GM Smolin On Turn Demand-Side Platform Update, Service And Real-Time Bidding Trends

TurnEarlier this week, Turn announced a major update to its demand-side platform, Turn Media Platform v2.5, which “includes a streamlined workflow and automated campaign analyzer.” Read the release.

Philip Smolin, GM Platform Solutions at Turn, discussed the update to Turn’s DSP as well as his company’s approach to service, and industry trends. Beyond simplified workflow, how important is service to a platform such as Turn’s? What’s Turn’s approach to service especially as it relates to agencies?

PS: Although display advertising is becoming much more technology-centric it still requires a blend of art and science.  So regardless of who is providing the staff, knowledgeable campaign managers are required to drive the process.

Our approach is to provide a self-service platform that streamlines a campaign’s complexities into an intuitive workflow for planning, buying, optimization and analytics. For clients who don’t have the staff or plan to build out a ‘trading desk’ core competency, Turn provides fully out-sourced campaign management and consulting services. Other clients are in transition, with Turn providing partial service as they staff up.  In addition, we have a Media Services division that’s available to assist agencies with media strategy and buying for publishers who are not currently available via the exchanges.

It’s important to note that regardless of whether their staff or ours is managing the campaigns, the client always has direct access to the platform and 100% transparency into inventory sources, performance and audience segmentation strategies.

Can you see guaranteed (or futures) inventory becoming a part of the DSP model – and Turn’s, in particular?

Absolutely. Exchanges today are spot markets that represent a more efficient way to conduct the buying and selling of remnant inventory. We fully expect these spot markets to evolve into ‘forward markets’ that also support the buying and selling of premium, guaranteed inventory.

It’s important to keep in mind that display advertising is different from search, and marketers use it to engage in the upper funnel events of brand discovery and engagement. Large scale display campaigns require building audience strategies and media plans weeks and months in advance, especially when the campaign will span multiple media channels. This is why agencies have purchased media on a guaranteed basis in the past and will continue to do so in the future. Turn is actively working with our strategic clients and the media providers to evolve the DSP model to support the concept of forward markets, and do so in a way that is compatible with the audience targeting strategies now being embraced in the spot markets.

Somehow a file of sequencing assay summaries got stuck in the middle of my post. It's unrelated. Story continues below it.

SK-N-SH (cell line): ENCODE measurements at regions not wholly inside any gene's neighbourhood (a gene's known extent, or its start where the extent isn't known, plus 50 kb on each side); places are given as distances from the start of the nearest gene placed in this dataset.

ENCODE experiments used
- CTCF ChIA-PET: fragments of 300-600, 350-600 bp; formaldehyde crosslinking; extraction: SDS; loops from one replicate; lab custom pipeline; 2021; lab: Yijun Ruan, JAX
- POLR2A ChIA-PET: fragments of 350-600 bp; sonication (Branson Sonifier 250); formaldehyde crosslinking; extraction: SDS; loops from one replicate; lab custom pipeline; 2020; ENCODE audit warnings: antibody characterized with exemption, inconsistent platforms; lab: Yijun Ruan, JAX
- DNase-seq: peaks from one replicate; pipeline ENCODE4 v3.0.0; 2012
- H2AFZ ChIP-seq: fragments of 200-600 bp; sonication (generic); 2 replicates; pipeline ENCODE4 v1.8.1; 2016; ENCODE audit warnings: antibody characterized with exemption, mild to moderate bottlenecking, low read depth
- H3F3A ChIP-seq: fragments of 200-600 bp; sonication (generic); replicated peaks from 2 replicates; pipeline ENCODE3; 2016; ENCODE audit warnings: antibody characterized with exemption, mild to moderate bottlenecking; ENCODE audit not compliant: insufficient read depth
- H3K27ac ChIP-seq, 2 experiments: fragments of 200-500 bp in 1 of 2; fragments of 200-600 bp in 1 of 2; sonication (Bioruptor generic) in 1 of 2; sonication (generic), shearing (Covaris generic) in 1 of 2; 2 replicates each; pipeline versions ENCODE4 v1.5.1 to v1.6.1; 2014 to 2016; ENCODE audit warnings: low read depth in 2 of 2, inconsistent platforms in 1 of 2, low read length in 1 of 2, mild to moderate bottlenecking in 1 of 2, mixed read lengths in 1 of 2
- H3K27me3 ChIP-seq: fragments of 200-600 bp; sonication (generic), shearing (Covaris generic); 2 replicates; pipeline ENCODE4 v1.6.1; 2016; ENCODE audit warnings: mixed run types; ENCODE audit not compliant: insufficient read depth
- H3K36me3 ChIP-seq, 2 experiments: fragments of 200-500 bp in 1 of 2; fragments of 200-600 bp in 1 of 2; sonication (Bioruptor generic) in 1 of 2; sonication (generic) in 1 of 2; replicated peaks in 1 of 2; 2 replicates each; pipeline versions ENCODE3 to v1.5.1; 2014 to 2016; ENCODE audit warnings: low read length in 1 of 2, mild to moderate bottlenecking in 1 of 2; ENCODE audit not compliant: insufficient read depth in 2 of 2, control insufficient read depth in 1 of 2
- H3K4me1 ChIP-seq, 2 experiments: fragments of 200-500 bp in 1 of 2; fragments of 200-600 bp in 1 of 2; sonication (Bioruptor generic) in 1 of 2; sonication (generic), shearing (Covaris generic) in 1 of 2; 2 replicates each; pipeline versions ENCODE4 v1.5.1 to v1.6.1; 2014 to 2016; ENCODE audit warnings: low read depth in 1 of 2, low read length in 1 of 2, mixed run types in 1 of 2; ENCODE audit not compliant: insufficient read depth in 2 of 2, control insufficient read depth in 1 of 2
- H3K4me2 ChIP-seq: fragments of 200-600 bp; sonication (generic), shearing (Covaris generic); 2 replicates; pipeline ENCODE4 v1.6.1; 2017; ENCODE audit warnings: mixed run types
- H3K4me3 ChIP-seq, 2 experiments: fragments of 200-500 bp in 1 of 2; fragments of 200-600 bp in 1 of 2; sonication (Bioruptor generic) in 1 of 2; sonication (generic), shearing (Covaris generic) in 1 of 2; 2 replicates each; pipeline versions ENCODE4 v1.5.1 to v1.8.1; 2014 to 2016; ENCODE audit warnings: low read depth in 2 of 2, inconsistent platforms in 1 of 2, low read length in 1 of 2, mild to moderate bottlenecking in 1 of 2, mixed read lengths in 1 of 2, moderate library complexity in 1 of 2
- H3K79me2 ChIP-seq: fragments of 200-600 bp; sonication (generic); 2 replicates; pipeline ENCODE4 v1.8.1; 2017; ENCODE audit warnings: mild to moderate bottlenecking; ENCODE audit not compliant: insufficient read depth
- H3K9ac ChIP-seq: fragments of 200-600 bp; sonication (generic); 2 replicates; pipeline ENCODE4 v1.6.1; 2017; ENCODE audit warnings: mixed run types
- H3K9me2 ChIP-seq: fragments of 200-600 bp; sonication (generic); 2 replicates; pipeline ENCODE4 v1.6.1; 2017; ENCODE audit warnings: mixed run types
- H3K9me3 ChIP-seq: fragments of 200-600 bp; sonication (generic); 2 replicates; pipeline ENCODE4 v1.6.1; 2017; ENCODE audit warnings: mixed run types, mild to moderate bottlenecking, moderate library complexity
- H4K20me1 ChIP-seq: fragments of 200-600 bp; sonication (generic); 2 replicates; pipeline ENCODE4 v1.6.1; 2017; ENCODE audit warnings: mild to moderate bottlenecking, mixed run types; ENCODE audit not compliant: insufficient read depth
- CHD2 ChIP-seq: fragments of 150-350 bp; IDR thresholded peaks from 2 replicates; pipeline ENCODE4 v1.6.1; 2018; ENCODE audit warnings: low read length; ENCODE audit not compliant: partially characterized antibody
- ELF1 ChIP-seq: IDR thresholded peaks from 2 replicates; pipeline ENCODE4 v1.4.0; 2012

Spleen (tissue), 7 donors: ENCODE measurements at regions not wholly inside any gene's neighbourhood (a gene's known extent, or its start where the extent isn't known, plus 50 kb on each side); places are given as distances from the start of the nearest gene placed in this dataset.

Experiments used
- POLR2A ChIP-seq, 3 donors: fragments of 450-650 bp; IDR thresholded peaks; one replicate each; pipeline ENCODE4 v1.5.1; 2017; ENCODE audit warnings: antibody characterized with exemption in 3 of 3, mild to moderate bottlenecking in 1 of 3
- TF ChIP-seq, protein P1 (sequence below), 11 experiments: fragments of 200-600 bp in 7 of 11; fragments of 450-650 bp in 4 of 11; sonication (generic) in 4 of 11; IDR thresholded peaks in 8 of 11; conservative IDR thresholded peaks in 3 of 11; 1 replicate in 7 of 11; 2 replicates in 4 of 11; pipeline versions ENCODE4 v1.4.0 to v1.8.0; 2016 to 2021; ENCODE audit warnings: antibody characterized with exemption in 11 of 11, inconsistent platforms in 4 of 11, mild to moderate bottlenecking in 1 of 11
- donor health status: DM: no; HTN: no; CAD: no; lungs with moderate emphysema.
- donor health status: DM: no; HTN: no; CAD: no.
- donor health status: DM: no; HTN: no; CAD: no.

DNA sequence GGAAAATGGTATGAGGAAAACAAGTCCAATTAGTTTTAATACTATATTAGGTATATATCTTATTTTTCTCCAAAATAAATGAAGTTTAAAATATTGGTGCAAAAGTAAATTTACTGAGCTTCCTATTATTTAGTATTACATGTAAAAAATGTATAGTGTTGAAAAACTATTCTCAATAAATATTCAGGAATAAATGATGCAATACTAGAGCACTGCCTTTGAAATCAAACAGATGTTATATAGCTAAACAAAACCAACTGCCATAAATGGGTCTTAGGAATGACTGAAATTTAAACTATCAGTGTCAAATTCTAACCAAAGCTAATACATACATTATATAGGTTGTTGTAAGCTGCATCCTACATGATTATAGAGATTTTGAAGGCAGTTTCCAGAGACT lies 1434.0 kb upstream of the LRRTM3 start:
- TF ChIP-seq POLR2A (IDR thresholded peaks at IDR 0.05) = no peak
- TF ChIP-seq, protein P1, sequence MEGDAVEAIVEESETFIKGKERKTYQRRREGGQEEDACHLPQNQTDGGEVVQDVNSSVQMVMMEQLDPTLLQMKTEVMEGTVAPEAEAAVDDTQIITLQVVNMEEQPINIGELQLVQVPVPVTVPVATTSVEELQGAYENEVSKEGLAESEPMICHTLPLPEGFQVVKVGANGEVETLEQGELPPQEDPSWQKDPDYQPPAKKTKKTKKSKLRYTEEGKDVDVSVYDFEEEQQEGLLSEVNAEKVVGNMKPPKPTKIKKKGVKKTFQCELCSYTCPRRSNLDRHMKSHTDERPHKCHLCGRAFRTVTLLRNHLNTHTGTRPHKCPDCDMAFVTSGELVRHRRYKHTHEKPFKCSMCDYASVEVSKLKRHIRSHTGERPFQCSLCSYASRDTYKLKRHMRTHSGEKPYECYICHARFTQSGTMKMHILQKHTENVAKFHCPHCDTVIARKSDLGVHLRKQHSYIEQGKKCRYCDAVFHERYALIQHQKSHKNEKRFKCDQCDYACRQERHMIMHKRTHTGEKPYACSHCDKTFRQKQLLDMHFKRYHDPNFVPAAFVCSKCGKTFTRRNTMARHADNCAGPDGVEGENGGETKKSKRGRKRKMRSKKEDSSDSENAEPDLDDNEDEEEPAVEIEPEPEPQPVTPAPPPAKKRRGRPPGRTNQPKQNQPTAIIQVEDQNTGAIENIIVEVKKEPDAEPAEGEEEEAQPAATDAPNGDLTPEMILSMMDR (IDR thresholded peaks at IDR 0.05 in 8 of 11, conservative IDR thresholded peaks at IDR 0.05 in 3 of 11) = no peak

What can you say about access to real-time bidded inventory today compared to the first of the year? Is there more scale? Any sense of momentum for RTB inventory sources that you can provide?

Adoption has been explosive. Virtually, every major auction-based inventory market has either deployed RTB access for 100% of its inventory, or is in the process of doing so.  Turn’s platform is already bidding on several billion brand-safe impressions via RTB per day, and we expect that number to exceed 20 billion impressions per day over the next 12 months. By the end of 2011, RTB access will be ubiquitous and the de facto standard for buying non-guaranteed inventory on auction markets. At that point, I think the RTB acronym will fade in industry conversation as it becomes synonymous (and redundant) to the term ‘ad exchange’.

By John Ebbert

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1 Comment

  1. Phil

    Given your sentiments on exchanges and DSPs, I am curious to hear Turn’s thoughts on the ad network business. My colleagues still get pitched for ad net buys from Turn. I’m assuming both businesses run on the same platform? What’s the difference?